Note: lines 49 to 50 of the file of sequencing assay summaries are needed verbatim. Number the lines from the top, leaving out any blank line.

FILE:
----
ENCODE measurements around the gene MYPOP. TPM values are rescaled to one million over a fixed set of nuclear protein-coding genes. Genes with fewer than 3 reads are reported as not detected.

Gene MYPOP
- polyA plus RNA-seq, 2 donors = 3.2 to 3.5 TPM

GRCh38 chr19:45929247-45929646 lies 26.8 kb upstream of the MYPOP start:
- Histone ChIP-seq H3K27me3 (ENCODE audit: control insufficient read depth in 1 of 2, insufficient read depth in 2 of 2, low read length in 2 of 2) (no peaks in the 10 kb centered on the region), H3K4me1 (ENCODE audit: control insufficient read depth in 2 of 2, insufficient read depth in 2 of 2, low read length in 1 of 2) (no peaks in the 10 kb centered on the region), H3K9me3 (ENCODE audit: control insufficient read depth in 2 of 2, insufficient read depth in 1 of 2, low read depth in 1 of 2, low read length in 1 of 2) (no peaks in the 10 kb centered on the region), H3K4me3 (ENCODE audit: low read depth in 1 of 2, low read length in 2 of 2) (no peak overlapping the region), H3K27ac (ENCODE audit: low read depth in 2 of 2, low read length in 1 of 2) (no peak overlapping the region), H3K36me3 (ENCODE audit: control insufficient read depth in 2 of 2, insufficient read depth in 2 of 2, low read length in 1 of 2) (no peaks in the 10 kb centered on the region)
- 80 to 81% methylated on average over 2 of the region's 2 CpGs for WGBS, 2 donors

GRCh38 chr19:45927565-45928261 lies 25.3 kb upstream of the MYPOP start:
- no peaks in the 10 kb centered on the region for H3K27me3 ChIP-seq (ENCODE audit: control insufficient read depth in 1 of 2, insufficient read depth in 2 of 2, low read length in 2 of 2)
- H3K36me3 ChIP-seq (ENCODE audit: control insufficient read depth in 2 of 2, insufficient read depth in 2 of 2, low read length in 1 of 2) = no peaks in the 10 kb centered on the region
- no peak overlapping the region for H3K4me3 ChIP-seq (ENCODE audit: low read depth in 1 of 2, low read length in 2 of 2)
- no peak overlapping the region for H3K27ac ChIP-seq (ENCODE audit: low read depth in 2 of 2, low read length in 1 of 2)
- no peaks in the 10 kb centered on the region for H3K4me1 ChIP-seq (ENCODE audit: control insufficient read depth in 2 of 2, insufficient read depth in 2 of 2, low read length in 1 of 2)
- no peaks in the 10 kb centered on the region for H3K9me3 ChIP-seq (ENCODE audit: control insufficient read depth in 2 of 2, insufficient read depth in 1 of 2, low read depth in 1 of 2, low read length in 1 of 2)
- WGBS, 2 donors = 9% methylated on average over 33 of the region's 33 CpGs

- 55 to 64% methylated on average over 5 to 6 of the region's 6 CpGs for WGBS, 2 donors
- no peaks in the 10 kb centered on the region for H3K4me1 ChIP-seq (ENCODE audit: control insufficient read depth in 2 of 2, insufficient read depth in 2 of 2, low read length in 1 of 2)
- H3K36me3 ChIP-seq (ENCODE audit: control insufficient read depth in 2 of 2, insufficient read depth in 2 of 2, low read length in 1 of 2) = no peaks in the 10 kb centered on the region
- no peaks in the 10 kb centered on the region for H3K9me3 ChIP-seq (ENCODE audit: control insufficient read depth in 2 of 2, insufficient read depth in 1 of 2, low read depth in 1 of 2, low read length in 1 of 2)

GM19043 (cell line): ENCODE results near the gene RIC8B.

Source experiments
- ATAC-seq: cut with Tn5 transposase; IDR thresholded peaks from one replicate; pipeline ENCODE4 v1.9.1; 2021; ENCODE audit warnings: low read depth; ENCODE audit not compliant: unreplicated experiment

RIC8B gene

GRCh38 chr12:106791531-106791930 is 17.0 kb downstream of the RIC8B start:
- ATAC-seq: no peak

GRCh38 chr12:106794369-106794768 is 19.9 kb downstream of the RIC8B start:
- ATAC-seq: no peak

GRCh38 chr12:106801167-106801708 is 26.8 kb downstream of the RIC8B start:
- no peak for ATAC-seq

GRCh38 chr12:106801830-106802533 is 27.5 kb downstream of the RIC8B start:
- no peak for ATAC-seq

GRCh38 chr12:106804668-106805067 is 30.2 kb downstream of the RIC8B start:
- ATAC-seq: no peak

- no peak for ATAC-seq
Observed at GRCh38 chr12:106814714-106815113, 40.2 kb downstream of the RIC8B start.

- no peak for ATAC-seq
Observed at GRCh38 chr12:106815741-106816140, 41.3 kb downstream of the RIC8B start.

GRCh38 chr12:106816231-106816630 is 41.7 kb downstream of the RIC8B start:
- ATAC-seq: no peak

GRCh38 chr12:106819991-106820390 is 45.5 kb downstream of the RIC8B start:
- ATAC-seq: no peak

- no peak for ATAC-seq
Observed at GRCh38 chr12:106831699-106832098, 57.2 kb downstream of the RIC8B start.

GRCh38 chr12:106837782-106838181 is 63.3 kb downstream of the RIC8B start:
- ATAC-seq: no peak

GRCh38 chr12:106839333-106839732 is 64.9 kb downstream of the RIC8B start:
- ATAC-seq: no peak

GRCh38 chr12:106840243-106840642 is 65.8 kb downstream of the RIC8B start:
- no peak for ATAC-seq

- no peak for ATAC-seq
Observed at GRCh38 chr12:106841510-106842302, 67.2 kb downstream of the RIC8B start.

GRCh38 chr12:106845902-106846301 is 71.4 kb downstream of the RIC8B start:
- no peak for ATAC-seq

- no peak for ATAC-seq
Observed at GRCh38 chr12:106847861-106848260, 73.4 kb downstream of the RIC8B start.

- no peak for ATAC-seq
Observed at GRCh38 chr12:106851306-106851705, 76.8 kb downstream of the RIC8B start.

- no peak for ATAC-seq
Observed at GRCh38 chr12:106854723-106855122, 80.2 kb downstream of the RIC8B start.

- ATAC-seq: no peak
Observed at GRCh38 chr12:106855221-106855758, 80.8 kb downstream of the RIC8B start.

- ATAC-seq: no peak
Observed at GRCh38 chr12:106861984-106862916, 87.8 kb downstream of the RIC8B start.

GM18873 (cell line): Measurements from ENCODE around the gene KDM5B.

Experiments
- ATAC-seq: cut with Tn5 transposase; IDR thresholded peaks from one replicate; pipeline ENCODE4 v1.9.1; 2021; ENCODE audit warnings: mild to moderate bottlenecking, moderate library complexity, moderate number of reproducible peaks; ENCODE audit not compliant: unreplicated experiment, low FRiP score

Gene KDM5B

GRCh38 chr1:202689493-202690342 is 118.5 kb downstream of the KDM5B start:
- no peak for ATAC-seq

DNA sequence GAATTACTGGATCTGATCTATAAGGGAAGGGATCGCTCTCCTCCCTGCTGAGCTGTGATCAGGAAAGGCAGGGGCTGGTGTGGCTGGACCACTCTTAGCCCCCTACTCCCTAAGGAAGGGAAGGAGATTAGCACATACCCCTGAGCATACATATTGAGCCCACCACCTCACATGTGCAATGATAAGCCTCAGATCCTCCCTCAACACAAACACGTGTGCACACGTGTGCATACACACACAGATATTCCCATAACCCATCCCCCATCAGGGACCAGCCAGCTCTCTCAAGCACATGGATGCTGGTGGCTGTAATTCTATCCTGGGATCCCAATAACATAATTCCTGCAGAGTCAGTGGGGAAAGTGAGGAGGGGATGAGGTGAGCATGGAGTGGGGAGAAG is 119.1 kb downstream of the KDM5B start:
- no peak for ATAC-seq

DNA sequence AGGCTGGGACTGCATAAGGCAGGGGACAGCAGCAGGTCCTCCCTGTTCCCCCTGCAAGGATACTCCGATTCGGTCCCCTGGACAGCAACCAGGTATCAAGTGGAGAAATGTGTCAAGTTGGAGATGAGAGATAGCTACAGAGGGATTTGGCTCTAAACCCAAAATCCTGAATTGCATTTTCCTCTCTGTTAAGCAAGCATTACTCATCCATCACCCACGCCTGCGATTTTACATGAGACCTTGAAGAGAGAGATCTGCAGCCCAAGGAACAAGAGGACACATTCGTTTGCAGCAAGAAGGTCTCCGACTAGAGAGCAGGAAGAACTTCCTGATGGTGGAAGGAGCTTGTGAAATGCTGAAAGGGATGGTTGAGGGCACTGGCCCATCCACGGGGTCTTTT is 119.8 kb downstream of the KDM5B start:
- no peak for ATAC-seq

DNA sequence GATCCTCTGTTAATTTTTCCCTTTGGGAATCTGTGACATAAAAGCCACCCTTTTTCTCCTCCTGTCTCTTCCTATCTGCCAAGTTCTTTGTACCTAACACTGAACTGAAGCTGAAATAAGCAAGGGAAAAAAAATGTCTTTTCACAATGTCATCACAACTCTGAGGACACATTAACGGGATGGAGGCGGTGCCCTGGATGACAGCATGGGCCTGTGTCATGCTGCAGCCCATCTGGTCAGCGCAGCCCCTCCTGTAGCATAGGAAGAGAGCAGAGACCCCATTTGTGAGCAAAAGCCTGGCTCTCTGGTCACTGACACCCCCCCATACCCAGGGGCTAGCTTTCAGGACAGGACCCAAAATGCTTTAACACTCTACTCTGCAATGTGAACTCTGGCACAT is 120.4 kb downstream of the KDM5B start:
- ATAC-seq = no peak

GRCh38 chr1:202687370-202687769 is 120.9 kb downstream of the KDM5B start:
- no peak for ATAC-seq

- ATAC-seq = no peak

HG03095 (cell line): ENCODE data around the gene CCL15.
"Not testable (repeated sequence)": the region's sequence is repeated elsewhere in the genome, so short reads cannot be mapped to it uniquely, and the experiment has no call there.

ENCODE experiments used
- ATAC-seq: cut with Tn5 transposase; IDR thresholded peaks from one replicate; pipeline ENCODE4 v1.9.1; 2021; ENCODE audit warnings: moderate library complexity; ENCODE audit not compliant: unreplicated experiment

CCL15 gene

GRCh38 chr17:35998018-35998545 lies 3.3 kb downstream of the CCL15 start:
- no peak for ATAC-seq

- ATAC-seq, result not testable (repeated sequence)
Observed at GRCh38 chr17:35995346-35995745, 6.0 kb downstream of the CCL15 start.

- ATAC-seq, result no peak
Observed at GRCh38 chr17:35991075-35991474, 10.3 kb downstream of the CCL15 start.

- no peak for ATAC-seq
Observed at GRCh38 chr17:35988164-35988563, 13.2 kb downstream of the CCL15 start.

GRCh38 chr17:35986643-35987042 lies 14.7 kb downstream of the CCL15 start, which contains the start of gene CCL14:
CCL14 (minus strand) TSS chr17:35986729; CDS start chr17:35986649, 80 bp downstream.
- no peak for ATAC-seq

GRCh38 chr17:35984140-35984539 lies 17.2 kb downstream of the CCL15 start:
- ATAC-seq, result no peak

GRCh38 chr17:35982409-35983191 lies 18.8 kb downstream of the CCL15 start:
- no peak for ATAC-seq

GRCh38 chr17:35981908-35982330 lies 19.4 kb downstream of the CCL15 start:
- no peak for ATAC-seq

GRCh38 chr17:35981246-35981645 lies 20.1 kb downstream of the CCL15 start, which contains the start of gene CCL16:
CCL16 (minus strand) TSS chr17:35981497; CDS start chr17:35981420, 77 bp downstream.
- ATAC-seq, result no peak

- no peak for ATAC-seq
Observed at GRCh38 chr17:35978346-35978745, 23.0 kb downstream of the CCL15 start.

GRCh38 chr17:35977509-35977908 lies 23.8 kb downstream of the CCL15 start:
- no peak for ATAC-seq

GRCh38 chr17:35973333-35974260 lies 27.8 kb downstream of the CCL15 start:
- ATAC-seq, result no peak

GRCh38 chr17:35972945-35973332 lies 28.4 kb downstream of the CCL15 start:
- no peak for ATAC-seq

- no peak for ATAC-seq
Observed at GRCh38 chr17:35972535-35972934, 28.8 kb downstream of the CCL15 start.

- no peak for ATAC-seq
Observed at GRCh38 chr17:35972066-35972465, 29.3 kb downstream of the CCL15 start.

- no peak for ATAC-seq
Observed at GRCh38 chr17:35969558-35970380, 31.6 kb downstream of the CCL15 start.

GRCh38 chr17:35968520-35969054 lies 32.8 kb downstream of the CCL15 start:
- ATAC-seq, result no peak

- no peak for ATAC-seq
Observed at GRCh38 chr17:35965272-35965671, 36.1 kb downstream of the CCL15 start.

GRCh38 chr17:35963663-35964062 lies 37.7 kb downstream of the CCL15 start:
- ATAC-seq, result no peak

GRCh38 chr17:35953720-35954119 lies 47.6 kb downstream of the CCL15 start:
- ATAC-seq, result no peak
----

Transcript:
- no peak for ATAC-seq
Observed at GRCh38 chr12:106841510-106842302, 67.2 kb downstream of the RIC8B start.